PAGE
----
(Go to part 2)
When you are training your dog there are often times when we have to set a course up that will be similar to what we encounter in real life. Obedience courses and agility courses are two that come to mind most people have heard of.
In training the family disaster dog we want to set up courses and lost person scenarios that we might encounter during an actual emergency. These courses help us and our dogs to know what to expect, consequently, we learn what to do in an actual event.
To set up a training course, we have to think of what we might encounter along the way and put the ideas into the training course. This is prepared ahead of time. After the course is set up then the course has to be aged. Aging the trail or course will be covered in advanced lessons.
How the training course is set up depends upon what level you are training.
Once you and your dog have the general idea down of how to find a person and what evidence to look for, it is time to further your training by using well planned and prepared courses that include tracks, trails, and scenarios.
It’s time to advance to life like training!
In doing these courses we are playing and pretending this is a real life rescue and the most important thing to remember is your dog will always find its man! (Or woman, child or object)
This most confusing aspect of search dog training is also the down fall of many handlers who fail to follow the golden rule. The dog is always right not the trainer or handler.
When a police dog fails to find a person it is never the dog’s fault but it is the handler’s fault for reading the dog wrong.
To avoid failing in training, never let your dog fail to find what they have been told to find otherwise your dog will not look because this type of training is actually for you to learn to read your dog and follow your dog. The dog knows how to find anybody or anything on their own but the dog does not know how to find somebody with you tagging along telling him what to do.
How these factors come into play when your dog is searching for a lost person and how to use these factors in preparing a training course to work your dog on will help you and your dog to figure out the puzzles you come across on an actual search.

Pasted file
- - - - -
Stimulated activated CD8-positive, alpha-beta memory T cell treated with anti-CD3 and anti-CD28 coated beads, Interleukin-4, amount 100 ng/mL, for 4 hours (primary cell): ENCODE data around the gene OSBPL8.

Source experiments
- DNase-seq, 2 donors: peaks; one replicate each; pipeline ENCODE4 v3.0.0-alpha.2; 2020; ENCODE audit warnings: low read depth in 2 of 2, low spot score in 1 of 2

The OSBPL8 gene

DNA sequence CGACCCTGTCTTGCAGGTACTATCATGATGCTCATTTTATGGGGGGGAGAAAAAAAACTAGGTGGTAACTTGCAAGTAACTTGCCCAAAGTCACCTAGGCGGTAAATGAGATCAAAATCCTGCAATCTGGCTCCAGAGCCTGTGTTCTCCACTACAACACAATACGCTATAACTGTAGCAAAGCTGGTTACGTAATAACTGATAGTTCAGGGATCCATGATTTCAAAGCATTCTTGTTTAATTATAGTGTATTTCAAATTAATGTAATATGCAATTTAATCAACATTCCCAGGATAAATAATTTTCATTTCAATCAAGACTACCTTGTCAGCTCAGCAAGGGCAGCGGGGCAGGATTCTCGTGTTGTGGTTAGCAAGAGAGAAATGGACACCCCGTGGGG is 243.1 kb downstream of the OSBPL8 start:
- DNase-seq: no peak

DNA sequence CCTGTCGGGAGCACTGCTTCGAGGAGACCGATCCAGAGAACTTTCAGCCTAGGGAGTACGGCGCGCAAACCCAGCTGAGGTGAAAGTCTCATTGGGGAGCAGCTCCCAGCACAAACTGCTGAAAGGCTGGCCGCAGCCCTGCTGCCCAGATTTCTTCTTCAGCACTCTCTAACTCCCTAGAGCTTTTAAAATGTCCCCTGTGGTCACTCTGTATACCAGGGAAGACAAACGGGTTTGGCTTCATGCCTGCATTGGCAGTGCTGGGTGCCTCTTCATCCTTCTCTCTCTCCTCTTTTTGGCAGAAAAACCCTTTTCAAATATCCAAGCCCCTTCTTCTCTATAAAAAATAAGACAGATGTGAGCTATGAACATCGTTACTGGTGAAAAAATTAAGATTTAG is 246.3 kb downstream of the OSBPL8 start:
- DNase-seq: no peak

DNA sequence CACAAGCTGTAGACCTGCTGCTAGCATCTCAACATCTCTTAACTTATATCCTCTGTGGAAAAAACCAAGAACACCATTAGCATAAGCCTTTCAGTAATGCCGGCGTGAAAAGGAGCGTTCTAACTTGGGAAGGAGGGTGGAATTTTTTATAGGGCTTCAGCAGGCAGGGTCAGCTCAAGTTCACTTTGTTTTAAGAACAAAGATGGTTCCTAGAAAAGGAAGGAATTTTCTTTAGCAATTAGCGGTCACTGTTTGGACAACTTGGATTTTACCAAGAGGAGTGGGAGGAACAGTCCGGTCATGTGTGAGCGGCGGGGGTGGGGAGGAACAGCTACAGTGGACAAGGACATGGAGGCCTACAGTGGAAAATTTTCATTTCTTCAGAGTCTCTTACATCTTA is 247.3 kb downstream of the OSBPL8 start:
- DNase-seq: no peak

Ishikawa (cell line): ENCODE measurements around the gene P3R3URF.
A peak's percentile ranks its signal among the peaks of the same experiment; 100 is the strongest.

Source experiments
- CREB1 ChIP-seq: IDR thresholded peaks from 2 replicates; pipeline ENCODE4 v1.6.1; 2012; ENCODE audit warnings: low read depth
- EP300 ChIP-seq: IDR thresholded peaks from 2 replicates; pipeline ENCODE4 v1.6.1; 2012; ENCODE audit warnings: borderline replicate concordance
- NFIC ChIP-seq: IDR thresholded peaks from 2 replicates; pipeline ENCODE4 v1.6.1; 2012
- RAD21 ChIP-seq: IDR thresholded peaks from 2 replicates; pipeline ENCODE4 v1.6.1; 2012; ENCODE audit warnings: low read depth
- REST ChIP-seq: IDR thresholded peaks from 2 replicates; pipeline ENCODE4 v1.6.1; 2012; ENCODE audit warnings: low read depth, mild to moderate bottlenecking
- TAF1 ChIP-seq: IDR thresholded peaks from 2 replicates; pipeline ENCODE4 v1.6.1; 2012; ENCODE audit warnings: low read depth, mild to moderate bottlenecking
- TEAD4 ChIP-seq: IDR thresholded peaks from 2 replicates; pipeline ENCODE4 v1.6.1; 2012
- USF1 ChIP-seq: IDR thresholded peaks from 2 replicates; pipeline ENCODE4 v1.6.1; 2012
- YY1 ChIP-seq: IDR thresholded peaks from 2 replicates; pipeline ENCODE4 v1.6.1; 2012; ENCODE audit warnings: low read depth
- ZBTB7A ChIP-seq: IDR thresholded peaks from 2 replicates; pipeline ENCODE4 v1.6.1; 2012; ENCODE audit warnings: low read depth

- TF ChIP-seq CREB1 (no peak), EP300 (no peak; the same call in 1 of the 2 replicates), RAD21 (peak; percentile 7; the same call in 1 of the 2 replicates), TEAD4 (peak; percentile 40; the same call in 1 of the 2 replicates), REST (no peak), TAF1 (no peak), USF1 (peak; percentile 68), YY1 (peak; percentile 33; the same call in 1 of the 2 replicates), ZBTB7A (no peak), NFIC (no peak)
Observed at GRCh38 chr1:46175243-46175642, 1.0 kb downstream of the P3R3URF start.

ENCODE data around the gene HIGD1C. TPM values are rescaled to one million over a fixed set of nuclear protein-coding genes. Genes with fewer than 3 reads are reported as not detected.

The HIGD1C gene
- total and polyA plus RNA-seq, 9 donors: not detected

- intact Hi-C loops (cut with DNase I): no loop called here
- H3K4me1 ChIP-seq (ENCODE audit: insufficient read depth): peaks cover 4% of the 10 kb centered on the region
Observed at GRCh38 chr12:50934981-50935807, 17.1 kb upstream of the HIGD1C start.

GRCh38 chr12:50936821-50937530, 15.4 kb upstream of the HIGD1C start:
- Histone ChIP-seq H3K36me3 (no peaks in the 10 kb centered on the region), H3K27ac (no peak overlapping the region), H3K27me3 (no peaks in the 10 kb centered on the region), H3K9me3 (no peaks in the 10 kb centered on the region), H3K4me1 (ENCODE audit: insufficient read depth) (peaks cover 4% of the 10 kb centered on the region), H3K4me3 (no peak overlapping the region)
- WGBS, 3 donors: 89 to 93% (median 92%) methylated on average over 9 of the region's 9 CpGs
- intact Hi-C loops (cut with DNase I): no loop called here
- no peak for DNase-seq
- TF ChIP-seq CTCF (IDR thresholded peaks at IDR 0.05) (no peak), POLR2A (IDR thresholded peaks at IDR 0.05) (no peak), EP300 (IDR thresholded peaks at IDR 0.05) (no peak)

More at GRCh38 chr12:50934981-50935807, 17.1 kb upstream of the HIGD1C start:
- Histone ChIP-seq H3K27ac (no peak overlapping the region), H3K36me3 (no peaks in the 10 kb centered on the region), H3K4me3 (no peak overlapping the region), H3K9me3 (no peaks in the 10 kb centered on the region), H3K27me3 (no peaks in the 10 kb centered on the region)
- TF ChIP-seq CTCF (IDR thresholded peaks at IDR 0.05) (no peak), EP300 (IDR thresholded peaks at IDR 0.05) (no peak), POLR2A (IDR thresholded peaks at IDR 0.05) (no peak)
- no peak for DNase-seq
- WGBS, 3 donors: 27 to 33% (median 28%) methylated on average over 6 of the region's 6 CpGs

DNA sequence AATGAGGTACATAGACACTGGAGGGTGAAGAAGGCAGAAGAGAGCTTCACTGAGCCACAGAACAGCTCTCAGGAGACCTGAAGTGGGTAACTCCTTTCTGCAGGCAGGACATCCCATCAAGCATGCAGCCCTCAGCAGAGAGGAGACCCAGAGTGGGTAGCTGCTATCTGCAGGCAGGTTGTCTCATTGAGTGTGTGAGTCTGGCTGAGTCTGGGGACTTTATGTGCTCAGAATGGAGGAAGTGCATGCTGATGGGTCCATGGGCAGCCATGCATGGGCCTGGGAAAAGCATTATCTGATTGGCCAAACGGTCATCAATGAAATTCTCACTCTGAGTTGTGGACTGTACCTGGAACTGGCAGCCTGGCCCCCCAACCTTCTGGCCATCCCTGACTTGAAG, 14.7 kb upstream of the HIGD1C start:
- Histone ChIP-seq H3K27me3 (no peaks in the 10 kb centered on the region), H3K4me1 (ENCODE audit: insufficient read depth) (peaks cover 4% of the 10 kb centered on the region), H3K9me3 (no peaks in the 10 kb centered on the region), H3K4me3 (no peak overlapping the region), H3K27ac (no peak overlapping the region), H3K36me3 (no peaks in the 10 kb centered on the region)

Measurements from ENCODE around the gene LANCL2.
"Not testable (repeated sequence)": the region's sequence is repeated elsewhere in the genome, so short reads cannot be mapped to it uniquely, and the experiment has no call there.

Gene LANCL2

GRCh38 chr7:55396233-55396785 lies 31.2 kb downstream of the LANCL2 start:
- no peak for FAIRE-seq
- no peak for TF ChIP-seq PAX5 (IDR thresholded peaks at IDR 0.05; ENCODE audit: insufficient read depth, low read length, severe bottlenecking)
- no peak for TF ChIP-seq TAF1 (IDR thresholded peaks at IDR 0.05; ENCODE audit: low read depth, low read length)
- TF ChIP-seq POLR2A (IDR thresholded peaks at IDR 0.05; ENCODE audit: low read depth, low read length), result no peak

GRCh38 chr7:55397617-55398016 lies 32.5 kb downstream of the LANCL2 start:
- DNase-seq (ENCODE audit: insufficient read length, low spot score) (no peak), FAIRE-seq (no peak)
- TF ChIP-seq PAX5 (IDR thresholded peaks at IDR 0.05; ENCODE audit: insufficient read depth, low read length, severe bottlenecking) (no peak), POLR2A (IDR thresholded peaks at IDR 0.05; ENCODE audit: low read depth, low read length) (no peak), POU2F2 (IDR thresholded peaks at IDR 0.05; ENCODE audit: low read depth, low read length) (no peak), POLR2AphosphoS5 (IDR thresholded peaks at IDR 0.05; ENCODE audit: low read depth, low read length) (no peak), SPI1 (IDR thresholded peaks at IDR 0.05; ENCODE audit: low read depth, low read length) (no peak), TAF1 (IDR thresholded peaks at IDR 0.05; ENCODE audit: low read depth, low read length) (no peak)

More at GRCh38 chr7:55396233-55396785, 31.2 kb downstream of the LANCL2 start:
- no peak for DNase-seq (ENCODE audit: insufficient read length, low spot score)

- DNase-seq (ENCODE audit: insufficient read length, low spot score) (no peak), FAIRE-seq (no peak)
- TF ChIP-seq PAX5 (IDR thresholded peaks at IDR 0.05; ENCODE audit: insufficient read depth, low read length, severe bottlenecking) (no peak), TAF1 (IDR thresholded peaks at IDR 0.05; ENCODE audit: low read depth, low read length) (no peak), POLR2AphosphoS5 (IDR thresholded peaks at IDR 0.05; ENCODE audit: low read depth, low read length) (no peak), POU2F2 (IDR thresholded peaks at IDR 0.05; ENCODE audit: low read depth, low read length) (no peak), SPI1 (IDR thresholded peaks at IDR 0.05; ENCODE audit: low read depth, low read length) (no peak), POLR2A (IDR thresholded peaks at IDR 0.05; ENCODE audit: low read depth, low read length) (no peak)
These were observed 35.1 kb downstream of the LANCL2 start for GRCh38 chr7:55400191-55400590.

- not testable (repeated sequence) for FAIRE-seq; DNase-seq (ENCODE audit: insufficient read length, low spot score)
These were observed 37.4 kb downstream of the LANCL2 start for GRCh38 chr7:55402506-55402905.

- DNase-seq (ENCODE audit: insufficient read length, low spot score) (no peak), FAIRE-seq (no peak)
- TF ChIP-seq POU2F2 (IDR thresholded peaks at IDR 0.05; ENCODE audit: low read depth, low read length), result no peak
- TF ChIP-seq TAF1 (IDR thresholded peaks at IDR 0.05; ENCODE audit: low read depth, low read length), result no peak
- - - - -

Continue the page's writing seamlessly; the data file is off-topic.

Planning a Training Puzzle
When considering how to set up a training course three factors come into play, the wind including weather, contamination and location.
Wind and weather conditions always affect how you will read your dog working the scent. The wind blows the scent as the wind moves therefore knowing the direction of the wind is vital. Weather such as rain or freezing conditions affect the scent as well therefore these factors should be considered as you follow and read your dog.
Contamination is anything that has been in the area of the training course. I mean everything including car exhaust, chemicals such as spilled gasoline after an accident; other people who have walked in the area contaminate the scene.
Animals who have crossed the location up to 24 hours earlier can lead your dog off course if your dog is inclined to follow the deer or rabbit instead of the person’s scent you are looking for. A known dog walking path is not the best place to train a tracking dog.
Here's my book for children to learn too!
Indoors cleaning solutions, tobacco smoke and odors we do not smell can contaminate the scents the dog is following and a novice dog has not learn how to work these odor puzzles out yet.
Location plays a role because different terrain creates different scent action. Such as wooded areas hold the scent closer to the ground while a cleared field allows the scent particles to move and disperse over a larger area. Drainage channels and clear cut areas where power lines run through make wind tunnels that can carry the scent in a different direction then where your dog goes.
During all of these experiences your dog will continue to work the trail by working out the scent puzzle if you allow the dog to do so. The dog may follow the scent as it is blown down a wind tunnel to the point where the scent is so thin the dog turns back and backtracks to a stronger scent point where they began the tunnel.
Then the dog continues on the right trail. The important part of this training and in actual search events is to remember to trust your dog and follow them through the puzzle. If you stop the dog thinking oh the person never went down that steep hill then the dog can not finish the puzzle and chances are you will fail.
The same holds true when your dog is following a animal scent or the wrong scent which puts them off the trail you intended.
Never underestimate your dog or where a person who is afraid might hide or go.